With “spoopy” season coming to a close, we’re quickly approaching the greatest time of year for rishtay wali aunties, or match-making aunties: cuffing season. If you’re a woman in your twenties, this might be year round for y’all. You’ll get stopped at random dinner parties […]
It has happened again, guys. Another day, another man (or men, in this particular case) policing a woman’s hijab, whilst conveniently ignoring the obligations associated with the male hijab. In honor of Valentine’s Day, a Pakistani educational institution, namely the University of Agriculture in Faisalabad […]
Bt Shaykh Tarik Ata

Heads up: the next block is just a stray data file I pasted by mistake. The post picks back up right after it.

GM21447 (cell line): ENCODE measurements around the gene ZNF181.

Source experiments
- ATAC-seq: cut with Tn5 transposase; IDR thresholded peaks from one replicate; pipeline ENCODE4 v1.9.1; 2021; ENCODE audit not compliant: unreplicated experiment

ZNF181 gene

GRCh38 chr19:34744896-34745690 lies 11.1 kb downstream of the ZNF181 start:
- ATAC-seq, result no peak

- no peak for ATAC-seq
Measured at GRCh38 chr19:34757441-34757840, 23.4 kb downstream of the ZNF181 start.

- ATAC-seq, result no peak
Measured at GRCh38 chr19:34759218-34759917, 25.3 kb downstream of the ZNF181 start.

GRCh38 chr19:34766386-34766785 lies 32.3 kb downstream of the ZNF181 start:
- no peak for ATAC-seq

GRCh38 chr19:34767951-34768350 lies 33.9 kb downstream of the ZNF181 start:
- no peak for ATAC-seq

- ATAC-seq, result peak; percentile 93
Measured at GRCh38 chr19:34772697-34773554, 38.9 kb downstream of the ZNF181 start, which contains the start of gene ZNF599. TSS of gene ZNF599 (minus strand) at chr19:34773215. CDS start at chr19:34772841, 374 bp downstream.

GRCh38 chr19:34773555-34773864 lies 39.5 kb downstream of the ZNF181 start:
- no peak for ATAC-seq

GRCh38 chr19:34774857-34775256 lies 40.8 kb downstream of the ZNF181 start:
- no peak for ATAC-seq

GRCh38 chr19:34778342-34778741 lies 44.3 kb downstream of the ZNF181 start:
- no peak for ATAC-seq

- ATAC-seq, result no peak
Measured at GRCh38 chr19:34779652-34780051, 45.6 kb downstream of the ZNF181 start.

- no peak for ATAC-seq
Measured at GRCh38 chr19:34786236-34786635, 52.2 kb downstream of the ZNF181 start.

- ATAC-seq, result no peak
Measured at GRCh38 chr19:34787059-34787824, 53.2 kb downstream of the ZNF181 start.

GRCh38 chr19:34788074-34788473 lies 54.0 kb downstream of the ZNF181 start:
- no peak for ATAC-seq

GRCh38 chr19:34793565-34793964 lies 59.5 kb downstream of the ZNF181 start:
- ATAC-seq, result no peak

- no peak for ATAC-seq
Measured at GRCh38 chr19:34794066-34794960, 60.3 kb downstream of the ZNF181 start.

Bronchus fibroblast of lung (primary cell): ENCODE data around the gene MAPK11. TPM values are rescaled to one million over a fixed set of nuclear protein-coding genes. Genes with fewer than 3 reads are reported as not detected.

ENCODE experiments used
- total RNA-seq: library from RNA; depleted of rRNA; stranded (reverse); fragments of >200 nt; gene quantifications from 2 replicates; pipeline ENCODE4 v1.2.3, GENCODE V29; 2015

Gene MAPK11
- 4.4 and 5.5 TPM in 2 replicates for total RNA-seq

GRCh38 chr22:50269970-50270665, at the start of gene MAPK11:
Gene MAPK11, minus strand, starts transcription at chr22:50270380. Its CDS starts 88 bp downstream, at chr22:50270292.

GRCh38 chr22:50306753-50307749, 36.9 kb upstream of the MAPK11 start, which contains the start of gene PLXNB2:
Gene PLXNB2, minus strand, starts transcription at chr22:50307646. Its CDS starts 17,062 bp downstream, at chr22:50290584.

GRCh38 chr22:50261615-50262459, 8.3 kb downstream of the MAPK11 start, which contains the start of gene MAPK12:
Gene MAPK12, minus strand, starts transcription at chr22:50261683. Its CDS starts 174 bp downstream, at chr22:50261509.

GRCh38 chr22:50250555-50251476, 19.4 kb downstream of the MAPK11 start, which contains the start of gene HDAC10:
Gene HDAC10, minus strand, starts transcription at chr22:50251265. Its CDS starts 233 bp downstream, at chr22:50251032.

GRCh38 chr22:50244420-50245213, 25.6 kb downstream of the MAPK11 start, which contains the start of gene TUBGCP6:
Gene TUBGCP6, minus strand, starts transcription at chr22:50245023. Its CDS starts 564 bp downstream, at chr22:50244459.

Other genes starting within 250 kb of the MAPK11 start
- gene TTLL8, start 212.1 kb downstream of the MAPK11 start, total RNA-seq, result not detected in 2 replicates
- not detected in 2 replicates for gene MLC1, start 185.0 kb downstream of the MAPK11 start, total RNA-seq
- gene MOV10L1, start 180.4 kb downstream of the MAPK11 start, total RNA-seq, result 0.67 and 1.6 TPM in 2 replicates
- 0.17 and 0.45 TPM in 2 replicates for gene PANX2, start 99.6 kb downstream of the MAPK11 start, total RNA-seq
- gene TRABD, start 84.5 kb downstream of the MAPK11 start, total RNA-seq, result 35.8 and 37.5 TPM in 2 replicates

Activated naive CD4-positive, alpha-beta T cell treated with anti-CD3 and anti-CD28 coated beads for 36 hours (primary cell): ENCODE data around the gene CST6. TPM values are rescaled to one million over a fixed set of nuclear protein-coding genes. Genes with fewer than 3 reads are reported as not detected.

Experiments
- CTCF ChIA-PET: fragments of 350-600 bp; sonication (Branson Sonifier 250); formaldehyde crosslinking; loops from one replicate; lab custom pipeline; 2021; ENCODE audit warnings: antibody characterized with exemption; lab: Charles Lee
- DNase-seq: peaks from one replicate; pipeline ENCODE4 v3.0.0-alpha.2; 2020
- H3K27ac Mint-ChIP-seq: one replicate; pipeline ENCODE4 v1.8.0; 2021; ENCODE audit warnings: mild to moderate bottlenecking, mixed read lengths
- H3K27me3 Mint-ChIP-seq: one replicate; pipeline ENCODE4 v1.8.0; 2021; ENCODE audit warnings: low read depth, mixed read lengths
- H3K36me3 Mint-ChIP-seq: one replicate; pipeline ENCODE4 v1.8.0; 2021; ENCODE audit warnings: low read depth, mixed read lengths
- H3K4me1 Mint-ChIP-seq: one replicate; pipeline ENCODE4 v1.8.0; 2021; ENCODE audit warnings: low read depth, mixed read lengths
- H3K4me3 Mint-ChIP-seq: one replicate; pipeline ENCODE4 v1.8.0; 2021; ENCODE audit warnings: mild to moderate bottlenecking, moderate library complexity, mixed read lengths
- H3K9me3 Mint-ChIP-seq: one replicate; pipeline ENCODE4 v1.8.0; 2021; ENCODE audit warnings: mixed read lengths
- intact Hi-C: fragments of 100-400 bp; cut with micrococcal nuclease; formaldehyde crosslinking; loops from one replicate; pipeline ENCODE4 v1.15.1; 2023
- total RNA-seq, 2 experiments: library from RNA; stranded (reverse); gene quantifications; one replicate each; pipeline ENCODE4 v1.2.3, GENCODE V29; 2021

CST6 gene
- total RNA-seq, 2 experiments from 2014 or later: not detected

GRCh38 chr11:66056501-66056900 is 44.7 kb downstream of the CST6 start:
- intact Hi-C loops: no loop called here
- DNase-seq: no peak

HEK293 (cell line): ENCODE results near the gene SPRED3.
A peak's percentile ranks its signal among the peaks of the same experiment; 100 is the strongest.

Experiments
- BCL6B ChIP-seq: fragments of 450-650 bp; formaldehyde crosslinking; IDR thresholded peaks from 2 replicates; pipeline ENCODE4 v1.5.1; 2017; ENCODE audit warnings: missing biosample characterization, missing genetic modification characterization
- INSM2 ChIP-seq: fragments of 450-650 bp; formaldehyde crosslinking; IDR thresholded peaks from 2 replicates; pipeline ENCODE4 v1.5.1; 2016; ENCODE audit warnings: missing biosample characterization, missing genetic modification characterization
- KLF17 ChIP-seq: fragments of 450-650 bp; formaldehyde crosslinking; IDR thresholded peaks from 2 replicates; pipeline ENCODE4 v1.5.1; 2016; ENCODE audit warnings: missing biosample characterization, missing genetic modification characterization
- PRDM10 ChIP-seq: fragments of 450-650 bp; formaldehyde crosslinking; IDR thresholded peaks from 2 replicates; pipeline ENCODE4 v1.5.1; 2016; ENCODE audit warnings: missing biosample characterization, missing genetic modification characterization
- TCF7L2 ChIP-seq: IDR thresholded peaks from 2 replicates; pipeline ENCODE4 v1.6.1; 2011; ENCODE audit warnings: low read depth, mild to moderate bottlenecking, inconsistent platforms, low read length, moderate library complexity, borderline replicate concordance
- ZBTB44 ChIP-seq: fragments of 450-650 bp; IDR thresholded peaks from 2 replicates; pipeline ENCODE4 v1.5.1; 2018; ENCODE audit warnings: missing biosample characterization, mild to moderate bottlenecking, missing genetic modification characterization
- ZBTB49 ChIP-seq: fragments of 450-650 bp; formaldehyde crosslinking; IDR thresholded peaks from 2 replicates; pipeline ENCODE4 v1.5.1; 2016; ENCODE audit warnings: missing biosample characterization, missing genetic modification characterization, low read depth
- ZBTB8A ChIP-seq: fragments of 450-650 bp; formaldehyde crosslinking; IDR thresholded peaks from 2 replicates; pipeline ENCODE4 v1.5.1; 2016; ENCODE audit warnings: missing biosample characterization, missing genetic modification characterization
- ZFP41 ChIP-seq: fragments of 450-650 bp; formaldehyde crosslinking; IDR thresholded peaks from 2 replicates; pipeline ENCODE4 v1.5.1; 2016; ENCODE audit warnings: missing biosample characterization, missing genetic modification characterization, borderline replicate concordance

The undeniable primary role of prophets was to call society to Allah and establish a relationship with him. Along with their ideological engagement, the Quran references the social aspects prophets addressed. In long passages from chapters 7 and 11, the Quran describes particular social problems that seemingly were widespread at the time. For example, the people of Noah suffered from a system of social hierarchy which stereotyped the commoner as being weak minded and invaluable “So the eminent among those who disbelieved from his people said, “We do not see you but as a man like ourselves, and we do not see you followed except by those who are the lowest of us [and] at first suggestion. And we do not see in you over us any merit; rather, we think you are liars.” The people of Madyan suffered from widespread monetary conning and exploitation “And do not decrease from the measure and the scale.” Prophet Lot called out his people’s practice of homosexuality as being something despised by God “Do you approach males among the worlds And leave what your Lord has created for you as mates? But you are a people transgressing.” They said, “If you do not desist, O Lot, you will surely be of those evicted.” He said, “Indeed, I am, toward your deed, of those who detest [it]. My Lord, save me and my family from [the consequence of] what they do.”